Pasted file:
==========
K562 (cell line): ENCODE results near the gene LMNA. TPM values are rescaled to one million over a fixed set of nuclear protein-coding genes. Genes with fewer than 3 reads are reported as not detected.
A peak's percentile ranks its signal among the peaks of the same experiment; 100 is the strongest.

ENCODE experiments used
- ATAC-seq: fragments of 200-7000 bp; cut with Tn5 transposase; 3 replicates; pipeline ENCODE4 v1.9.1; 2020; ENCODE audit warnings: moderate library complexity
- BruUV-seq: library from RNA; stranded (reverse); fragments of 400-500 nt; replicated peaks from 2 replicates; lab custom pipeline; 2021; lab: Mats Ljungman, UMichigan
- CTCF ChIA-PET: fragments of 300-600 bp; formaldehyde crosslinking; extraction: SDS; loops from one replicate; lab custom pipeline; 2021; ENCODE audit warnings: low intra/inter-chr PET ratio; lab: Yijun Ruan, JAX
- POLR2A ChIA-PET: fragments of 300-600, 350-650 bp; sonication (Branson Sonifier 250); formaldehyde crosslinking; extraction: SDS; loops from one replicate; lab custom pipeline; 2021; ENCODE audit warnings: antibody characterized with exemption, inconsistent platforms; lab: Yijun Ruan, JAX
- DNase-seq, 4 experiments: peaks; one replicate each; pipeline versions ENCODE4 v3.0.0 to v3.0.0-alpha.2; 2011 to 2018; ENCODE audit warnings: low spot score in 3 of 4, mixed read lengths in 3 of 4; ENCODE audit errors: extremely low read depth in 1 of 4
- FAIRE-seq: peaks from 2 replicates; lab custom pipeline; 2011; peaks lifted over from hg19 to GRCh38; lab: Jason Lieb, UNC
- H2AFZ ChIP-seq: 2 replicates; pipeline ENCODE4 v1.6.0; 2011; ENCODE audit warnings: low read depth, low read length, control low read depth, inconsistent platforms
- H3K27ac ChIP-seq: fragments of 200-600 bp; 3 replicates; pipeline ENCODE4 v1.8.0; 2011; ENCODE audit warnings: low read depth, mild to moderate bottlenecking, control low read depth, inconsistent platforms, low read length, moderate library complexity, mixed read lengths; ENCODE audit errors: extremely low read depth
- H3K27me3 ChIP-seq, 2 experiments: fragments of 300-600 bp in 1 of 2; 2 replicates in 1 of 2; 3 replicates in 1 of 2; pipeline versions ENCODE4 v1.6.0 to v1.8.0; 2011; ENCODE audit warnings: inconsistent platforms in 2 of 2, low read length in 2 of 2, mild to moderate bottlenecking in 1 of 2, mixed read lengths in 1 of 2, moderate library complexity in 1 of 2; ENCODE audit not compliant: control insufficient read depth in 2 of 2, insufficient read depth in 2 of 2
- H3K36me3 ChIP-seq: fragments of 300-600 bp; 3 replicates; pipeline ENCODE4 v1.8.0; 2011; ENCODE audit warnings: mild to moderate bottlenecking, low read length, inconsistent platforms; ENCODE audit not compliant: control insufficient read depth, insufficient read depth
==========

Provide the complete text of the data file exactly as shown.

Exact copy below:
K562 (cell line): ENCODE results near the gene LMNA. TPM values are rescaled to one million over a fixed set of nuclear protein-coding genes. Genes with fewer than 3 reads are reported as not detected.
A peak's percentile ranks its signal among the peaks of the same experiment; 100 is the strongest.

ENCODE experiments used
- ATAC-seq: fragments of 200-7000 bp; cut with Tn5 transposase; 3 replicates; pipeline ENCODE4 v1.9.1; 2020; ENCODE audit warnings: moderate library complexity
- BruUV-seq: library from RNA; stranded (reverse); fragments of 400-500 nt; replicated peaks from 2 replicates; lab custom pipeline; 2021; lab: Mats Ljungman, UMichigan
- CTCF ChIA-PET: fragments of 300-600 bp; formaldehyde crosslinking; extraction: SDS; loops from one replicate; lab custom pipeline; 2021; ENCODE audit warnings: low intra/inter-chr PET ratio; lab: Yijun Ruan, JAX
- POLR2A ChIA-PET: fragments of 300-600, 350-650 bp; sonication (Branson Sonifier 250); formaldehyde crosslinking; extraction: SDS; loops from one replicate; lab custom pipeline; 2021; ENCODE audit warnings: antibody characterized with exemption, inconsistent platforms; lab: Yijun Ruan, JAX
- DNase-seq, 4 experiments: peaks; one replicate each; pipeline versions ENCODE4 v3.0.0 to v3.0.0-alpha.2; 2011 to 2018; ENCODE audit warnings: low spot score in 3 of 4, mixed read lengths in 3 of 4; ENCODE audit errors: extremely low read depth in 1 of 4
- FAIRE-seq: peaks from 2 replicates; lab custom pipeline; 2011; peaks lifted over from hg19 to GRCh38; lab: Jason Lieb, UNC
- H2AFZ ChIP-seq: 2 replicates; pipeline ENCODE4 v1.6.0; 2011; ENCODE audit warnings: low read depth, low read length, control low read depth, inconsistent platforms
- H3K27ac ChIP-seq: fragments of 200-600 bp; 3 replicates; pipeline ENCODE4 v1.8.0; 2011; ENCODE audit warnings: low read depth, mild to moderate bottlenecking, control low read depth, inconsistent platforms, low read length, moderate library complexity, mixed read lengths; ENCODE audit errors: extremely low read depth
- H3K27me3 ChIP-seq, 2 experiments: fragments of 300-600 bp in 1 of 2; 2 replicates in 1 of 2; 3 replicates in 1 of 2; pipeline versions ENCODE4 v1.6.0 to v1.8.0; 2011; ENCODE audit warnings: inconsistent platforms in 2 of 2, low read length in 2 of 2, mild to moderate bottlenecking in 1 of 2, mixed read lengths in 1 of 2, moderate library complexity in 1 of 2; ENCODE audit not compliant: control insufficient read depth in 2 of 2, insufficient read depth in 2 of 2
- H3K36me3 ChIP-seq: fragments of 300-600 bp; 3 replicates; pipeline ENCODE4 v1.8.0; 2011; ENCODE audit warnings: mild to moderate bottlenecking, low read length, inconsistent platforms; ENCODE audit not compliant: control insufficient read depth, insufficient read depth